Tegan and Sara - "The Con " (from Tegan and Sara.com)
The Con is the fifth album that we have released as "Tegan and Sara". But first, here is a brief history:
We are born (at the same time, give or take eight minutes). We are raised in Calgary, Alberta, Canada.
Fifteen years pass.
We find a guitar. We record demo tapes at school and in our bedrooms. We enter a "garage band" competition (it was the '90s) and we win. We make "The Yellow Tape". We graduate from high school and we make two more demos, "The Orange Tape" and "The Red Tape". We play shows and do small tours in Canada.
Tegan and I make "Under Feet Like Ours" in April of 1999. We start to tour more extensively in Canada. We eventually send the album to Elliot Roberts, president of Vapor records. We sign a record deal with Vapor.
We then make "this business of art" and go on tour in the USA with Neil young. After the tour we embark on our first national tour of Canada as headliners. We tour with Rufus WinWrite and Melissa ferric, and make our first attempt at touring Europe and Japan. We play David letterman!
We head back into the studio with John Collins of the New Pornographers and David Carswell of the Smugglers in February 2002, to make "If it was You". We tour with Ryan Adams, hot heat, and manage to get ourselves to Australia for the first time! We tour Canada. We play every small, dirty club in the USA.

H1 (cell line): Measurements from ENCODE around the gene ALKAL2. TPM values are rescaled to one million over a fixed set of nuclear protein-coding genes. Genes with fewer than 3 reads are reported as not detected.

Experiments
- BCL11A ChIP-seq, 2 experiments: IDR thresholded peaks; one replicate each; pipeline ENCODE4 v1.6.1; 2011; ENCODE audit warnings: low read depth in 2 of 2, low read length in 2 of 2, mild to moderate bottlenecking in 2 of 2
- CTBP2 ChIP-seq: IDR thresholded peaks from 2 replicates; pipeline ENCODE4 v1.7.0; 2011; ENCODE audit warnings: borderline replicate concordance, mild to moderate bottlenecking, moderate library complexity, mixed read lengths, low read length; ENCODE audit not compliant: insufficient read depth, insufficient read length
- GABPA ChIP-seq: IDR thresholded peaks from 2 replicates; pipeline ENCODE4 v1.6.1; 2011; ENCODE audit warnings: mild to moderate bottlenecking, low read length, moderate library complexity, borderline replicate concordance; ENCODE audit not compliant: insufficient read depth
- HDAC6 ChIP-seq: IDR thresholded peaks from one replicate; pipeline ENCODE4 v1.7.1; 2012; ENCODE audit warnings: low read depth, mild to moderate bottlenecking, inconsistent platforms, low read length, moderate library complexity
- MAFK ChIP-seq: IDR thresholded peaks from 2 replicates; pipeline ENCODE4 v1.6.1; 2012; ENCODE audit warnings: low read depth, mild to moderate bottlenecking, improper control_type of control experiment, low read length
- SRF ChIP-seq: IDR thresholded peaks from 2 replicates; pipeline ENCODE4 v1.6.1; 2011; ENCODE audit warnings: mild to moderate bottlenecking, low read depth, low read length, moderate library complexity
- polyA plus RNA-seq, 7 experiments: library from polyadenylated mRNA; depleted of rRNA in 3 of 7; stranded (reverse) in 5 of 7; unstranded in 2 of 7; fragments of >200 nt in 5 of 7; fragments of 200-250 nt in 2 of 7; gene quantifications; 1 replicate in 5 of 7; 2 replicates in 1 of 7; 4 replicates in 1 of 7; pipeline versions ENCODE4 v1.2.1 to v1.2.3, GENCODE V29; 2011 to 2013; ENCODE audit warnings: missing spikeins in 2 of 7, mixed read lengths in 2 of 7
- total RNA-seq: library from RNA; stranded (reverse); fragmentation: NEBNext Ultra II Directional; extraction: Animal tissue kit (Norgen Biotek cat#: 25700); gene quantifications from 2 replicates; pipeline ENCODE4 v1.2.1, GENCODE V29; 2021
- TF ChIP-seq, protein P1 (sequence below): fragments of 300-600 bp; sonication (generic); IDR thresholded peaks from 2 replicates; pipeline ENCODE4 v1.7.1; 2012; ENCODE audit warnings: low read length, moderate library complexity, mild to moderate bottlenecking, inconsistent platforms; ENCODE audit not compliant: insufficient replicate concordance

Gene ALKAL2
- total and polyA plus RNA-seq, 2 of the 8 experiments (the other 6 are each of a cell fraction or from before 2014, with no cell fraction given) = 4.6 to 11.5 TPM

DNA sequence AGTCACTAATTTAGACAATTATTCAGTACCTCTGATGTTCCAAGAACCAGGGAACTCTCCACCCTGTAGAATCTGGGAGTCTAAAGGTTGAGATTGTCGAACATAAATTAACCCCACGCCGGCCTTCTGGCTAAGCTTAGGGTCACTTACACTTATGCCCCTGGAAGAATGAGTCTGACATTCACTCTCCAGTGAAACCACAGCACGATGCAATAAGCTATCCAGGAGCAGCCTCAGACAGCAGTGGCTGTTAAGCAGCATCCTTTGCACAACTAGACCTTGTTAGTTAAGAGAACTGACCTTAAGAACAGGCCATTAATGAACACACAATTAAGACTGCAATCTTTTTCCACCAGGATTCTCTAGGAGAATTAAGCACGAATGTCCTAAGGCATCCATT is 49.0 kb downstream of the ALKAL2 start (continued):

We go back into the studio with JC/DC and Howard Readopt in February 2004 to make "So Jealous". We finally sell some records! We get nominated for a junco! The Killers take us on tour all over the USA, and the White Stripes cover one of our songs. We buy hummers and do "an illegal substance" -substituted word in quotes.
Fifteen years pass.
We tour and tour and tour. And after 18 months on the road, we decide to take some real time off. We see the seasons change. We record demos like crazy. We add drums, bass, guitars and keyboards.
We meet up with Chris Walla (Death Cab for Cutie). We give him the demos, and we make a plan to relocate to Portland, Oregon to record with him at his studio in January 2007.
We move into a house in Portland. We walk to the studio everyday. We tow our gear behind us in a wagon. We bring Angela Kendall (who filmed "The Making of So Jealous" and the Speak Slow video) down with us from Vancouver to film everything we do.